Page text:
UAE start up Sphere Networks to be bought out
Major Taiwanese OEM set to buy UAE-based start-up enterprise network management company Sphere Networks
Sphere Networks is currently in buyout talks with a major Taiwanese manufacturer to sell off the majority of the company, including the intellectual property rights to its network management software technology, supporting research and development team.
Although the company would not disclose the name of its potential suitor, Mohamed Hamedi, CEO and founder of the start up networking technologies firm, said that the potential buyer is "the largest OEM hardware manufacturer for networking equipment" in Taiwan.
Sphere Networks developed enterprise-level network management solutions, that allow organizations to monitor and control thousands of nodes at any one time.
The company was launched in 2005 by Hamedi, who personally bankrolled the company. In 2006 DSOA invested in the start up, followed by a cash injection from Intel Capital in 2008. The values of the investments were not disclosed at the time.
"Any start up company is going to have two exits," said Hamedi. "They are going to get acquired, or they are going to IPO, and right now is not exactly a very good IPO climate, so a merger or an acquisition is perfect and it is something that we selected with Dubai Silicon Oasis Authority (DSOA) and myself and Intel. It is part of the plan to basically exit the company and then take it to the next level."
He revealed that the buyer produces switches, routers, access points and similar products and that its core business is making products for other vendors. Now it wants to start focusing on producing its own-brand products and it is for this reason that Sphere Networks has fallen on the company's radar, as the buyout will supposedly help it complete the software and functionality side of its portfolio.
After the official announcement Sphere Networks will be enveloped into the purchasing company including its IP and technology and supporting technical resources which amounts to almost 20 employees. However, Hamedi explained that staff that work in the sales and human resources side of the business will be cut as a result of the merger.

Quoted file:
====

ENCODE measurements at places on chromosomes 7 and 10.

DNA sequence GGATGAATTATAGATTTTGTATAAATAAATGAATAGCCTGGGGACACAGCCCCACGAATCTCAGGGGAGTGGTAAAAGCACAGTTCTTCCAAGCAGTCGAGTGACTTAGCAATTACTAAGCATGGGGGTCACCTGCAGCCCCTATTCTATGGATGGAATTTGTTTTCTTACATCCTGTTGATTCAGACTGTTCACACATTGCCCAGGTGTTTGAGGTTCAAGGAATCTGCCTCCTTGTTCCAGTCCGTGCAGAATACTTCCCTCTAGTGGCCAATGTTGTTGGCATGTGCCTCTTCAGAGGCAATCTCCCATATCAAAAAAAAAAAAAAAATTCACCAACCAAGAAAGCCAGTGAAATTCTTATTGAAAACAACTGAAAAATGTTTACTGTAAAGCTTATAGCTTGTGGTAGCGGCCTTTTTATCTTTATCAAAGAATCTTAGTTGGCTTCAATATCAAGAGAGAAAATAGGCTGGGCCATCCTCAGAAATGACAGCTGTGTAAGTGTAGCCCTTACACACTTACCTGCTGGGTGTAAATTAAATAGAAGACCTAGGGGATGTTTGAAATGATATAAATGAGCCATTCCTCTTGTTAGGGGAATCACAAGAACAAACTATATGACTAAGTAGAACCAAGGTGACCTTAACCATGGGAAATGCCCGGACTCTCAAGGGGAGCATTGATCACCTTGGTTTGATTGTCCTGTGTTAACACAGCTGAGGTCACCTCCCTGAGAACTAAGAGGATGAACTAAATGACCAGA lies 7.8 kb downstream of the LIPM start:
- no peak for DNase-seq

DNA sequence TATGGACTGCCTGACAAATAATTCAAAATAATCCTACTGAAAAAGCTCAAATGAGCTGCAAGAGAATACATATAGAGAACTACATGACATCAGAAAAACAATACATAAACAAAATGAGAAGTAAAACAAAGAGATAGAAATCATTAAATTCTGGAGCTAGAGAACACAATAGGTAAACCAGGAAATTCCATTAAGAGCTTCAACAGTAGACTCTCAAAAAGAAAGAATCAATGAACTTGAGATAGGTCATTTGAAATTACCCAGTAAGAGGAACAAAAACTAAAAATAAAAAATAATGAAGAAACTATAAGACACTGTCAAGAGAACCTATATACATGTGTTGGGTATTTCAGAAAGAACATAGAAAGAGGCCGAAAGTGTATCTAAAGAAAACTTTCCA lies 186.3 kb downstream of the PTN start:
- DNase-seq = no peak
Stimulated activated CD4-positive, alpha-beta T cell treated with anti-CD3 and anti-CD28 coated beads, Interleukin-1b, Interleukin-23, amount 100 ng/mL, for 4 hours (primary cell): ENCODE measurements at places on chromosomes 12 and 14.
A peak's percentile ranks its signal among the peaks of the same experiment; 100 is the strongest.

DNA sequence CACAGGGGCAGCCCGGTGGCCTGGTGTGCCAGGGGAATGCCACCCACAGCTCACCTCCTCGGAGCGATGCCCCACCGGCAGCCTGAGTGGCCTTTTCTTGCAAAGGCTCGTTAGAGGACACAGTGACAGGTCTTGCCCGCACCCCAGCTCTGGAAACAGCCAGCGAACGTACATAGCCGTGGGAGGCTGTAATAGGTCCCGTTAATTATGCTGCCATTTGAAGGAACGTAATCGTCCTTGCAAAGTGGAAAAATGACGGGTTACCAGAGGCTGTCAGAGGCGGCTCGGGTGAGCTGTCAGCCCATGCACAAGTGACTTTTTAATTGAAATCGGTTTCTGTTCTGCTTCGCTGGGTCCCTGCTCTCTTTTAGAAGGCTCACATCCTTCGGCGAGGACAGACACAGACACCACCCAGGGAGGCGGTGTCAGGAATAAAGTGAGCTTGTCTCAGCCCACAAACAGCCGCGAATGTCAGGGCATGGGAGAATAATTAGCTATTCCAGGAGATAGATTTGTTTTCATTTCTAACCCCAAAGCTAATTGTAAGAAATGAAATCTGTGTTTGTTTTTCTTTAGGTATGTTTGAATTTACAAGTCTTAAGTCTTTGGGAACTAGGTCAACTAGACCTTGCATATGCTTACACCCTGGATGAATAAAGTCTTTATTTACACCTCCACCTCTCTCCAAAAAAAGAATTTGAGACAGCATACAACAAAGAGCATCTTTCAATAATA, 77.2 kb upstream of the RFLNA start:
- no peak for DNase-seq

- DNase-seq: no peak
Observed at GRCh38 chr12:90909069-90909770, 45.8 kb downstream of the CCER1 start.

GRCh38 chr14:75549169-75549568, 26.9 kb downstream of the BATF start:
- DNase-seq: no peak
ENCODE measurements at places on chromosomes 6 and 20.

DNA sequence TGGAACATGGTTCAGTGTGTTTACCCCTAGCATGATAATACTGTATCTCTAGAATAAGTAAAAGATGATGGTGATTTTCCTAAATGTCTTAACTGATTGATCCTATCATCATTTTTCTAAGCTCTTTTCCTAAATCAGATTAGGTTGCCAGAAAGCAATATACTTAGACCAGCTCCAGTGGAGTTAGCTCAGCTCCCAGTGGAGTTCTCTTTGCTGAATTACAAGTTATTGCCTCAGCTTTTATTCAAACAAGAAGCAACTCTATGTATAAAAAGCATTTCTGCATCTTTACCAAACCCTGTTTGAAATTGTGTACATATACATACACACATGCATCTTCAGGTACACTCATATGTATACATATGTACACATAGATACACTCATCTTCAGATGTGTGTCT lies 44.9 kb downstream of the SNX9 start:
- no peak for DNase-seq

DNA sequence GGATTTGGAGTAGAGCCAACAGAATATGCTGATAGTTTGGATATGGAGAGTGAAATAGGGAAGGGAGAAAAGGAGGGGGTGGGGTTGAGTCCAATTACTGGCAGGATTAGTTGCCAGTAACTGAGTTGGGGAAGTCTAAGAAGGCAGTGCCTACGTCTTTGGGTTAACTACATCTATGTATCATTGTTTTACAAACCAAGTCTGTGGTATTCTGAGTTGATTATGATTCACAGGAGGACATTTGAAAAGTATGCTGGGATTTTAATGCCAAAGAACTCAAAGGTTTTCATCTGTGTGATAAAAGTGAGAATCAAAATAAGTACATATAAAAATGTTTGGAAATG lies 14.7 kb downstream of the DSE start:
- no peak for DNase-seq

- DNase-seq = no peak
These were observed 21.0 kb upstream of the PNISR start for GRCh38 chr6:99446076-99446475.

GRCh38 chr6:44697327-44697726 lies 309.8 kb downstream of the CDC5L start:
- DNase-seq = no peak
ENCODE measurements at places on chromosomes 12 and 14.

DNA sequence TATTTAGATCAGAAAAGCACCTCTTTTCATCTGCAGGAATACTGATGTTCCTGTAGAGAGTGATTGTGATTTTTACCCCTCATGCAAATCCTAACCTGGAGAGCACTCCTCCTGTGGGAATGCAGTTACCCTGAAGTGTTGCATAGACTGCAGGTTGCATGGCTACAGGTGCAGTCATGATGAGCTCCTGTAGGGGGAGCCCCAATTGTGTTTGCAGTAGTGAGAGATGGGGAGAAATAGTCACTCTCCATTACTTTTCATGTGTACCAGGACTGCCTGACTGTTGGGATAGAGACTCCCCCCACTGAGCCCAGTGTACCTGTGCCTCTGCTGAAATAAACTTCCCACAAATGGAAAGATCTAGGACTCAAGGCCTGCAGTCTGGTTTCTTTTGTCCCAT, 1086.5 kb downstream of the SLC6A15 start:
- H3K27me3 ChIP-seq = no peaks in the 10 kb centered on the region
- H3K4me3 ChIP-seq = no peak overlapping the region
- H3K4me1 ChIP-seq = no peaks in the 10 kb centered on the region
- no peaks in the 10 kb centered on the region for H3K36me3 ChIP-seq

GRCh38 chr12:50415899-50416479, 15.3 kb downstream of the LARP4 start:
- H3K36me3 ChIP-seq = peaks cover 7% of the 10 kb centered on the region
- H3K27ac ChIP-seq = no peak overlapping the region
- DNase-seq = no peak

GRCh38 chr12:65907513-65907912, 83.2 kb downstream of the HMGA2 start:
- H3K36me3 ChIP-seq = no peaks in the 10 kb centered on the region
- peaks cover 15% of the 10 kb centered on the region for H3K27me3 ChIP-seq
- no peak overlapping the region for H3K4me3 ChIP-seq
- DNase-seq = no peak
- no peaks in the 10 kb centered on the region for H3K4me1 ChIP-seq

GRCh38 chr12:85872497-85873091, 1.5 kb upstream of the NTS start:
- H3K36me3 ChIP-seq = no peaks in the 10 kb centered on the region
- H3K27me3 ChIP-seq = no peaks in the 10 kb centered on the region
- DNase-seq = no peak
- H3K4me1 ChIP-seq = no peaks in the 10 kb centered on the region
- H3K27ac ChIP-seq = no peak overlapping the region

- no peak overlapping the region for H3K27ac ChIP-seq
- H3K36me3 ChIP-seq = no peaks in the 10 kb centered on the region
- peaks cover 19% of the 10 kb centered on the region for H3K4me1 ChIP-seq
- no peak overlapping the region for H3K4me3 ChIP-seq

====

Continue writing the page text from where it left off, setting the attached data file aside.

"Given our product is aimed at the enterprise level and is less of an SMB [product] - and considering the structure of the Middle East with large governments and strong SMB markets - our products better suit the European or the US market," explained Hamedi.
He maintains that creating a company in the Middle East to target enterprise end-users in other markets was a strong strategy and upholds the fact that the merger has been a long time in the coming. He also denies the suggestion that support for local developers of IP is low on the ground here.
"We wanted to create a company where we could build the technology and then sell it outside [the region]. So it was a very cost effective development base, being in [the region] and having access to strong resources and strong talent and building it from here and selling it out to the European market," concluded Hamedi, who will continue to work with Sphere networks for up to 18 months part of an earn out agreement.
Dubai Silicon Oasis Authority, which is involved in supporting local technology start ups in the UAE, was unavailable for comment.